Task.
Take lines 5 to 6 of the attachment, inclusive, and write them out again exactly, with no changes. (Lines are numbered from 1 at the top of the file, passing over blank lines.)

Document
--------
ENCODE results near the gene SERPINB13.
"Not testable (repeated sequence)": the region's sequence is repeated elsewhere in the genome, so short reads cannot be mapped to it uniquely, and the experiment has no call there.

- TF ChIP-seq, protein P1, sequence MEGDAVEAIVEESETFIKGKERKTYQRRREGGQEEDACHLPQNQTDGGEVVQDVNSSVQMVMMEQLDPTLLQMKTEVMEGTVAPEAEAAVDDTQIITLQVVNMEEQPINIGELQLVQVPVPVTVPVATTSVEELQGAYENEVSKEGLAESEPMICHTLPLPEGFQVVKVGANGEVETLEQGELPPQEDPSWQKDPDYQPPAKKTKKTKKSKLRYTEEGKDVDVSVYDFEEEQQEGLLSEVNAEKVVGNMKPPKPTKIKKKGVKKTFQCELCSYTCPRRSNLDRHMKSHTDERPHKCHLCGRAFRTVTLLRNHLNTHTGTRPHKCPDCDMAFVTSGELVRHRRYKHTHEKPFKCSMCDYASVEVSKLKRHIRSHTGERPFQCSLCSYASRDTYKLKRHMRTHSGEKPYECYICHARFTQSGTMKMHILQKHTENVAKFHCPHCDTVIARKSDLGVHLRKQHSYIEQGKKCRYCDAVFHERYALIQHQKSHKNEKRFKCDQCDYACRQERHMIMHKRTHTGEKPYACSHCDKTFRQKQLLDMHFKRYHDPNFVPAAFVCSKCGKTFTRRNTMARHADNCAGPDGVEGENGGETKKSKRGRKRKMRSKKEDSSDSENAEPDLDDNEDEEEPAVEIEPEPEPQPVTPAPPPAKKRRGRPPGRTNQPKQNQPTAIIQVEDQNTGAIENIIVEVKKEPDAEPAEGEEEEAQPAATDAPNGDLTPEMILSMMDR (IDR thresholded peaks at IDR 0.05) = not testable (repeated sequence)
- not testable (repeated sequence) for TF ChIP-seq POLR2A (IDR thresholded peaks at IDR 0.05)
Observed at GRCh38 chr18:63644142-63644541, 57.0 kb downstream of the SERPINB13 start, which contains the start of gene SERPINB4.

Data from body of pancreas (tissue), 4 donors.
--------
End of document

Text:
Observed at GRCh38 chr18:63644142-63644541, 57.0 kb downstream of the SERPINB13 start, which contains the start of gene SERPINB4.

Data from body of pancreas (tissue), 4 donors.